R.S.V.P – the most common letters one would find in a wedding invitation. But what does it mean?
It stands for Répondez S’il Vous Plaît, a French phrase which means “Please Respond” or literally, “Respond, if You Please“. It means that when you receive an invitation, you must send your response to the host if you are attending the event or not. Most invitations come with a response card that the guests can mail right away while some have their wedding planner’s number that the guests can call or send message to.
In Western countries, etiquette follows that if you receive a written invitation, you have to respond promptly. It is a simple courtesy for someone who is nice enough to send you an invitation.
RSVP is written on almost every invitation. This is so that the guests would know who to contact to inform if they are coming, how many are coming or if not, reason why they cannot attend the event. For weddings, this is very important since determining the number of guests coming will give you the idea of how much you need to prepare for food and drinks, how big the venue should be and how many seats are needed to be reserved.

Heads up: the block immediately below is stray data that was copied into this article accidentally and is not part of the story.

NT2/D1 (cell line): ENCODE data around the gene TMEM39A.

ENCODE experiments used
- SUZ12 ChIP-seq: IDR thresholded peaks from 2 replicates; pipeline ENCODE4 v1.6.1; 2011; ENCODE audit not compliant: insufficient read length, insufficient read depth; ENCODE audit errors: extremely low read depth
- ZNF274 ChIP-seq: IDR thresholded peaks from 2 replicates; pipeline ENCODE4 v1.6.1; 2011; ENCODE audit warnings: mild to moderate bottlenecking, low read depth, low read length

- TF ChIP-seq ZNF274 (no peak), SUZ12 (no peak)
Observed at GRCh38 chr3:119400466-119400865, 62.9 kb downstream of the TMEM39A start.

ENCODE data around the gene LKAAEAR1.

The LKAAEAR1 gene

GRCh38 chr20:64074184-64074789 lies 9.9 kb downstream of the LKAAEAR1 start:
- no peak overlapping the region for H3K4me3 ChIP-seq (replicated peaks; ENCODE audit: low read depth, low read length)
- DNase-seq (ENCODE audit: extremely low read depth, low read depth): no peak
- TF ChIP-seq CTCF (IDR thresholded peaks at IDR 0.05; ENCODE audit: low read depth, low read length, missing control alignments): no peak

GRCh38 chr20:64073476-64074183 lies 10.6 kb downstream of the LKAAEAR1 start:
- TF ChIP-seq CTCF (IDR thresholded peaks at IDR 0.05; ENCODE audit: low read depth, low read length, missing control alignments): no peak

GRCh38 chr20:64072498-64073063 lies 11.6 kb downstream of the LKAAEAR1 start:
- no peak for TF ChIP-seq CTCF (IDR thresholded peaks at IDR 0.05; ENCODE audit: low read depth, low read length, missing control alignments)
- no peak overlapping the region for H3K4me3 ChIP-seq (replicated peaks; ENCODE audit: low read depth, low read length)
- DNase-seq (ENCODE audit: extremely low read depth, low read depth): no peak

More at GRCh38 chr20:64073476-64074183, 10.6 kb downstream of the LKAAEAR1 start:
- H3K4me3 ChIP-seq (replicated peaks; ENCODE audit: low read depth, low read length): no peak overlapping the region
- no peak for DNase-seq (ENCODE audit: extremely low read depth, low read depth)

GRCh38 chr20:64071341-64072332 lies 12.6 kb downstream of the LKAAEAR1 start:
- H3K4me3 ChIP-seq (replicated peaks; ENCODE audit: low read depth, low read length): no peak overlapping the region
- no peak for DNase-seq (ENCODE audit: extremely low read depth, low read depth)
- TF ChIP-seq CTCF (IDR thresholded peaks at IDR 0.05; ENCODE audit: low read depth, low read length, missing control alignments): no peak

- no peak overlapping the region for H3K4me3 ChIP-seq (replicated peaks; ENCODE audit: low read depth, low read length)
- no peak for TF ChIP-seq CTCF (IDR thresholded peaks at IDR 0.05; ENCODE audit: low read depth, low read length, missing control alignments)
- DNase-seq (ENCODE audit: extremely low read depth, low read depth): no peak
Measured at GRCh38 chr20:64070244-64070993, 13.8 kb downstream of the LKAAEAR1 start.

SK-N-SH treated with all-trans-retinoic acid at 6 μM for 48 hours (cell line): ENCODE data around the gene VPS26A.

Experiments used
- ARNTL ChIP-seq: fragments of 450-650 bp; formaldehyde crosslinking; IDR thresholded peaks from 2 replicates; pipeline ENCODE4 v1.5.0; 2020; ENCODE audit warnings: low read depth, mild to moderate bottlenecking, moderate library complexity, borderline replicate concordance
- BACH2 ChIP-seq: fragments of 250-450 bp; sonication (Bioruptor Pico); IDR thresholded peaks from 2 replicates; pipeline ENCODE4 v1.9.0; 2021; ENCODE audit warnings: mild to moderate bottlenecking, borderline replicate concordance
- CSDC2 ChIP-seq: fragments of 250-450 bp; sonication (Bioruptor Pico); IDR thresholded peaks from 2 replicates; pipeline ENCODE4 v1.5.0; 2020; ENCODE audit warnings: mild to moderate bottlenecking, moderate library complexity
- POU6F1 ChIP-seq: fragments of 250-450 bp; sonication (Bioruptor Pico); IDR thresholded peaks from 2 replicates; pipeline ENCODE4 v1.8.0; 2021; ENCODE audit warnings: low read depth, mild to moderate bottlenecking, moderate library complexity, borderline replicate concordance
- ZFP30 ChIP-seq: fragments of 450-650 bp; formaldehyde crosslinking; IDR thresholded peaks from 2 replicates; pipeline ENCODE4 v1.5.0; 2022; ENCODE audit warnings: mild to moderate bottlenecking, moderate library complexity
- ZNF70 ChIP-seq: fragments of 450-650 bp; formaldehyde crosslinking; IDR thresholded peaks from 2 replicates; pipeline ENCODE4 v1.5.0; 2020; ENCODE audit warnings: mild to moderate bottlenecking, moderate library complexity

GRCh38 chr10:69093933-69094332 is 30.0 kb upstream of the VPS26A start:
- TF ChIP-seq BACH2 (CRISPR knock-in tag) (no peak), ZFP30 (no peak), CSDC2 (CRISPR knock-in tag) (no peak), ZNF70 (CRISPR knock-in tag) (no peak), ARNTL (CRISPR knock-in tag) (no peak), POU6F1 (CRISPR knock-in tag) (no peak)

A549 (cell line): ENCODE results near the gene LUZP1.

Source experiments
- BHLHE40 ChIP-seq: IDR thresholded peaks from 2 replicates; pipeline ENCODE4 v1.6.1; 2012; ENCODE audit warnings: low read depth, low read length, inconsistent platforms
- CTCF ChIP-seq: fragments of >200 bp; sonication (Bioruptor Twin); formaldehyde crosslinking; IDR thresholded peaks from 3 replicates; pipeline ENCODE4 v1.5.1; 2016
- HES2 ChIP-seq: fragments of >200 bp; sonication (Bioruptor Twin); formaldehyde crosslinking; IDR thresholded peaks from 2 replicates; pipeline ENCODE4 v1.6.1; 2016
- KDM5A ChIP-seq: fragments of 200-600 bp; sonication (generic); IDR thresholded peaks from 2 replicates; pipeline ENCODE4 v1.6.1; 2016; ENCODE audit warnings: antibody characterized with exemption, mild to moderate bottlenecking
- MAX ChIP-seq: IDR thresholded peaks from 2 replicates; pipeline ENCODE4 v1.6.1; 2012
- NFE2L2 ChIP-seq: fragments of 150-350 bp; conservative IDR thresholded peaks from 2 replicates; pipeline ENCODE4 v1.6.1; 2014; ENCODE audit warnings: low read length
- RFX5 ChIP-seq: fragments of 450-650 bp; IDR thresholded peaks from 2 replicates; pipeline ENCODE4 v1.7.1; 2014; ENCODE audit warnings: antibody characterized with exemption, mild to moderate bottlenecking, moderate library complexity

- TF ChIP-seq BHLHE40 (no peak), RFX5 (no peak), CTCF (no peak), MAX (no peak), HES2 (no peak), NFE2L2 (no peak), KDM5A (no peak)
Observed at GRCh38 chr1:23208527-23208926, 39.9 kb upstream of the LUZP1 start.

Guests should understand that RSVP is not just a list of numbers on the invitation. It is there for you to respond and give the host your answer to the invitation. Unfortunately, this is not true in the Philippines. Even with the highlighted RSVP font in wedding invitations, guests still tend to neglect them. Out of all the weddings I have handled over the last 2years, I can still count how many guests responded to RSVP. I don’t know if it has become a practice but couples, to ensure that they will have enough space for the guests and enough food to eat at the reception, usually hire wedding coordinators to do the RSVP.
This may probably not a custom in our country but I think we can start learning the etiquette. Hosts have prepared so much for the event and would like for you to share their happiness. If you see an RSVP, grab your precious celphone and send your reply. It is that simple and it is but proper.